He is 23 years old. His fighting style is aggressive and awe-inspiring. He has dominated -- and in many cases -- destroyed his opposition. He has only tasted defeat once in his career. He is heralded as the future of the light heavyweight division, and quite possibly, the sport itself.
Depending on the year, 2005 or 2011, this could be a description of the current UFC Light Heavyweight Champion Mauricio "Shogun" Rua or his opponent tonight, number one contender Jon "Bones" Jones.
Just how similar are these two light heavyweight titans?
We'll take a look at the four fights Rua won in the 2005 Pride FC Middleweight Grand Prix and the three fights Jones has won leading up to his title shot. The similarities are many, but it's the differences that will ultimately decide the bout.
Will MMA fans feel a sense déjà vu tonight or will "Shogun" prove that his meteoric rise to the top of the sport was one of a kind?
Let's find out after the jump:
Then: "Shogun" had been fighting for Pride FC since 2003, a beneficiary of the Japanese organization's love affair with its middleweight champion Wanderlei Silva. Like Silva, Rua was a product of the highly regarded Chute Boxe Academy and also like his teammate, was exceptionally skilled in the art of Muay Thai. He spent the first 16 months of his Pride career relegated to the Bushido series, earning three first round stoppages, each in particularly ruthless fashion.
When he was finally invited to the big show at Fists of Fire, he failed to disappoint, earning himself a spot in Pride's second middleweight tournament.
In the first round, he faced off against Chute Boxe nemesis, Quinton "Rampage" Jackson. The Memphis-born wrestler had a long standing grudge with Rua's teammate, Silva, and was determined to break his losing streak against the dangerous Brazilian camp.
Instead, the younger Rua brutalized Jackson in the clinch, landing uppercuts and overhands that wobbled the American and knees that snapped his ribs. Soccer kicks ended the fight in under five minutes, faster than Silva was able to beat Jackson in either one of their two battles.
Now: Jones had just suffered his first loss, a disqualification against Matt Hamill. But for anyone looking in the record books, reading "loss via DQ" would be terribly misleading. Everyone who watched the fight, Jones himself, and even Hamill who suffered a broken nose and a separated shoulder, knows that "Bones" was the real winner that night.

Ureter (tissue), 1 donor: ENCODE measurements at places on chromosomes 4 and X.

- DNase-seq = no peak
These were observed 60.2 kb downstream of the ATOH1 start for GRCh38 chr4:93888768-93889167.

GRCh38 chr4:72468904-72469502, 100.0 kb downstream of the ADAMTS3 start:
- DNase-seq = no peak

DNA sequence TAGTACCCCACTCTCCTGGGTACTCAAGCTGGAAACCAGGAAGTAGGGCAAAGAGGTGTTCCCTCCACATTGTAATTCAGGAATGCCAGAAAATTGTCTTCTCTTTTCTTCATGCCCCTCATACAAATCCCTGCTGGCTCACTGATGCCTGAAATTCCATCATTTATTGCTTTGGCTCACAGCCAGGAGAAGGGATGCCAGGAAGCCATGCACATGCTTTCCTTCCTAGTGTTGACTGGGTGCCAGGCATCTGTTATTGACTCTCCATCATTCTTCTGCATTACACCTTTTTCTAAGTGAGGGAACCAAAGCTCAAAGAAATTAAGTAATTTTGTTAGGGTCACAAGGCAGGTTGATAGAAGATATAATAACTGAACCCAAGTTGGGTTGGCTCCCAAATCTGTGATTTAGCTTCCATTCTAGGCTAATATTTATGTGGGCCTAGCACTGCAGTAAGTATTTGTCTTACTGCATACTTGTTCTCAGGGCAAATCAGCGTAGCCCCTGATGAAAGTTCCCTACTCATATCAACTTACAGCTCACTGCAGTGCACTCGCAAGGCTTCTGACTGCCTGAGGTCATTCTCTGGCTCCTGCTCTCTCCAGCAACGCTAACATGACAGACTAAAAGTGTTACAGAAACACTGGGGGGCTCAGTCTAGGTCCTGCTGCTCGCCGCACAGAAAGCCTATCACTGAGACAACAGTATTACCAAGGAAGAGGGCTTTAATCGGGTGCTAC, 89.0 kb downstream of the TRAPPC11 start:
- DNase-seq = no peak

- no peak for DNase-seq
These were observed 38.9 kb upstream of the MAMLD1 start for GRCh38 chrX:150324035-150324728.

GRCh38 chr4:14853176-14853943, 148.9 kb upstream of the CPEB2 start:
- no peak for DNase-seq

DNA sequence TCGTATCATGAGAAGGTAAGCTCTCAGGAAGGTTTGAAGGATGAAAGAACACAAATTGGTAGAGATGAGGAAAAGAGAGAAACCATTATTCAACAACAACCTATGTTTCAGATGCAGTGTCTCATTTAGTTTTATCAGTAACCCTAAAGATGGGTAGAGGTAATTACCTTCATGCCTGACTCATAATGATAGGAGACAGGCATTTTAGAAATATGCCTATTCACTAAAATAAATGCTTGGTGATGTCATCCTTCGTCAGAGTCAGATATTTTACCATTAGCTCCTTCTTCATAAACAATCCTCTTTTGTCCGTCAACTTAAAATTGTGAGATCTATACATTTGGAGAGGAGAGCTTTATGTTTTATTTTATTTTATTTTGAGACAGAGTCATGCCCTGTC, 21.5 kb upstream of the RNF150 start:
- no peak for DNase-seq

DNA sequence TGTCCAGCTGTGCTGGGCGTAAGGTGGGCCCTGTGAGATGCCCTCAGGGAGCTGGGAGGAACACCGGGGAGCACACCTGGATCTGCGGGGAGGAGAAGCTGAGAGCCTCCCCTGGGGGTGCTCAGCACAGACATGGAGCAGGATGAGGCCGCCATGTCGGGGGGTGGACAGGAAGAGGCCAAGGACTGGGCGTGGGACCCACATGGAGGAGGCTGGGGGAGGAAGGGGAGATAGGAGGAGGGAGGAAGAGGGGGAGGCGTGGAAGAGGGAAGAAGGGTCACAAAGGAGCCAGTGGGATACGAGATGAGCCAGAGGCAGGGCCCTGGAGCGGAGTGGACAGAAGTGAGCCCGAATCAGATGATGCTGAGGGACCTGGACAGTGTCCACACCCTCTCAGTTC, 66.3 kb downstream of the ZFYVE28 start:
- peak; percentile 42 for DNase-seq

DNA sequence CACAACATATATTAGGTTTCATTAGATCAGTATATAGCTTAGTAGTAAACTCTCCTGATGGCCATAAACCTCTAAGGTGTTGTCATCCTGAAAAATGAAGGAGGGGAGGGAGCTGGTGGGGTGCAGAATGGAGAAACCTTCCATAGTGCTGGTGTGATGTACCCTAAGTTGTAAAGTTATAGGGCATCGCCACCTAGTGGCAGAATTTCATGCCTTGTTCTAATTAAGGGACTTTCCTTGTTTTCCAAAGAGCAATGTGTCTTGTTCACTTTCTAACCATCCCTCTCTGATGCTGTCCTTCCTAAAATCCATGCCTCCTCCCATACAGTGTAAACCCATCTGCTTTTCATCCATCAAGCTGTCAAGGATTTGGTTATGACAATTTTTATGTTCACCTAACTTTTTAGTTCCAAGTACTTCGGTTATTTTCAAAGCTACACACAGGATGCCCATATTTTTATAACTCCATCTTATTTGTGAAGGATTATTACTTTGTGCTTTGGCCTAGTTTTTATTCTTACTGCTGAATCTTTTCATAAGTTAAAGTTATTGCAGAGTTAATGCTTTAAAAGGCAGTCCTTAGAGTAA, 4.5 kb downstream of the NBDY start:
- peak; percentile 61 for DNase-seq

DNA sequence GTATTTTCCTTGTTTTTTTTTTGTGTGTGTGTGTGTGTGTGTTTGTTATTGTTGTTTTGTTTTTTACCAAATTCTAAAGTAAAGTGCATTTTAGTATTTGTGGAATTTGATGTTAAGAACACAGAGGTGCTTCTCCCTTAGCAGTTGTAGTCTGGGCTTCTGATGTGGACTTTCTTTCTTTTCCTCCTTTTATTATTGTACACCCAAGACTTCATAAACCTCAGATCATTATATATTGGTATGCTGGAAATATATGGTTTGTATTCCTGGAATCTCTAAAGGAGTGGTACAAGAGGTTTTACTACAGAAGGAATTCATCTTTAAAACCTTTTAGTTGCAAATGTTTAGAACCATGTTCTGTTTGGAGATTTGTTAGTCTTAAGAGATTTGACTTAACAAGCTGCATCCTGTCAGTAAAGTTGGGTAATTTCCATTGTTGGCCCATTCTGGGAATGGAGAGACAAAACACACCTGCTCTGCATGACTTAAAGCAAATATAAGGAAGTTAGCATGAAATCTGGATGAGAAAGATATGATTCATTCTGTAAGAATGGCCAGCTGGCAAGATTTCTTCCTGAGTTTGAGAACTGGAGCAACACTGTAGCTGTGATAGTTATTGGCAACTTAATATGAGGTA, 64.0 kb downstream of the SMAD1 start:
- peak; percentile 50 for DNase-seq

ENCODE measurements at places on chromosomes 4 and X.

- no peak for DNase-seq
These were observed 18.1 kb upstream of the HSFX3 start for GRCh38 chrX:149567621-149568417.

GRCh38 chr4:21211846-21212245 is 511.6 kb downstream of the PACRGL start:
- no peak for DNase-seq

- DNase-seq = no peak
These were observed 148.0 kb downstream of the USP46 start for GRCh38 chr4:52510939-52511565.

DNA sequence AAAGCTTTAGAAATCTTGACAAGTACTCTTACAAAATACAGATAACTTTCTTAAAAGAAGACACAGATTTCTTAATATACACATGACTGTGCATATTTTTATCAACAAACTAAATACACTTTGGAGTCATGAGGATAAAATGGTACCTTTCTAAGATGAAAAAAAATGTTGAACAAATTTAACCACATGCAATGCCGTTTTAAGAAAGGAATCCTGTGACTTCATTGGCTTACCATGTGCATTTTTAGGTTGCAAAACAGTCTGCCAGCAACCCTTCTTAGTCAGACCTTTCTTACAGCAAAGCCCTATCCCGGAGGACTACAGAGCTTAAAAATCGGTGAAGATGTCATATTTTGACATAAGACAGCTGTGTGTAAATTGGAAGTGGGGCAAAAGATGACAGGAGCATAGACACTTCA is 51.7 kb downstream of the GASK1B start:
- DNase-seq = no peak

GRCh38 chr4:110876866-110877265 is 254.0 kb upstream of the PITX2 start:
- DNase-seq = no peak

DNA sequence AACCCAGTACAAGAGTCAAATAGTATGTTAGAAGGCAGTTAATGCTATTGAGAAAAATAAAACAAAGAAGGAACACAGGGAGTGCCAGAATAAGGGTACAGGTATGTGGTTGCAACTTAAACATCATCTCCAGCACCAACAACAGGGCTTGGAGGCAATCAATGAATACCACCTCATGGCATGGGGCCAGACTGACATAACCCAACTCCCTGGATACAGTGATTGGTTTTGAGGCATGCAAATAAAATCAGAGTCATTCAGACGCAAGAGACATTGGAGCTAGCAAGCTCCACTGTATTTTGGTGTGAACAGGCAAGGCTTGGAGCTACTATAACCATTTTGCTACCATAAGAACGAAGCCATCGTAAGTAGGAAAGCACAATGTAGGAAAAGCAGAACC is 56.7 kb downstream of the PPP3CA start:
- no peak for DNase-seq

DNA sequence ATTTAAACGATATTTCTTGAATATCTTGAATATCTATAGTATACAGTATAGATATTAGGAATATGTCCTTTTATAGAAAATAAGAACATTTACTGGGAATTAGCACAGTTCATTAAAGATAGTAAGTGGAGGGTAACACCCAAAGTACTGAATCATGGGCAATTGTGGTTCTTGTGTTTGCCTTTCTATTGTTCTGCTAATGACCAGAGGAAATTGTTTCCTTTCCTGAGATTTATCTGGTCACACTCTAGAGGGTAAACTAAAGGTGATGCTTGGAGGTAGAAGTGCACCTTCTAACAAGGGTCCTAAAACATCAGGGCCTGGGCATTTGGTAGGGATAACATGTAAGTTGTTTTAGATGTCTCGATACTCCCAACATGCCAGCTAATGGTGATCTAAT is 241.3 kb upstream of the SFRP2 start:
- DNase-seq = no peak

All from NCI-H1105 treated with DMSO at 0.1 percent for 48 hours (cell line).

Not one to let the disappointing result of his bout with Hamill bring him down, Jones immediately set his sights on Brandon "The Truth" Vera. The UFC machine was already beginning to fuel up the Jon Jones Hype Train as the fight was set to headline the company's first foray onto the Versus network.
Minutes into the bout, "Bones" was able to secure a takedown. He used smothering top control against the former heavyweight before posturing up and delivering the single greatest elbow in the sport's history.
The strike broke Vera's face in three places.
Then: To advance into the quarterfinals of the Middleweight Grand Prix, "Shogun" had to dispatch of a top five opponent in Quinton Jackson. But in a tournament that stacked, Rua's competition would only get tougher.
Standing in his way at Critical Countdown 2005 was Brazilian Top Team's Antonio Rogerio Nogueira. Chute Boxe and BTT was MMA's answer to the Hatfields and McCoys. Brazil, as large as it was, simply didn't seem big enough for both of the camps. Wanderlei Silva and Ricardo Arona were on a collision course to the semifinals and the quarterfinal bout between "Shogun" and "Lil Nog" served as an appetizer.
Had it not had the unfortunate fate to have taken place the same year as the classic Forrest Griffin/Stephan Bonnar fight from The Ultimate Fighter Finale it would have undoubtedly won "Fight of the Year" honors. It was a back and forth battle between the two Brazilians with neither giving an inch.
"Shogun" fought back from a knockdown and an armbar attempt in the first round to use takedowns and ground and pound in the second to sway the momentum back his way. In the third round, the young Chute Boxe fighter scored his own knockdown against the smaller Nogueira twin and open a gash under his right eye.
Mauricio Rua won the decision that night but more importantly, survived his first war.
Now: Jones' next fight was the typical, but no less intriguing, "young lion versus old guard" match up. He was penciled in against UFC 33 main eventer Vladimir Matyushenko, once again as the headliner for a UFC Live on Versus card. Jones had dispatched of wrestlers before, but had never faced anyone with the experience of the veteran from Belarus.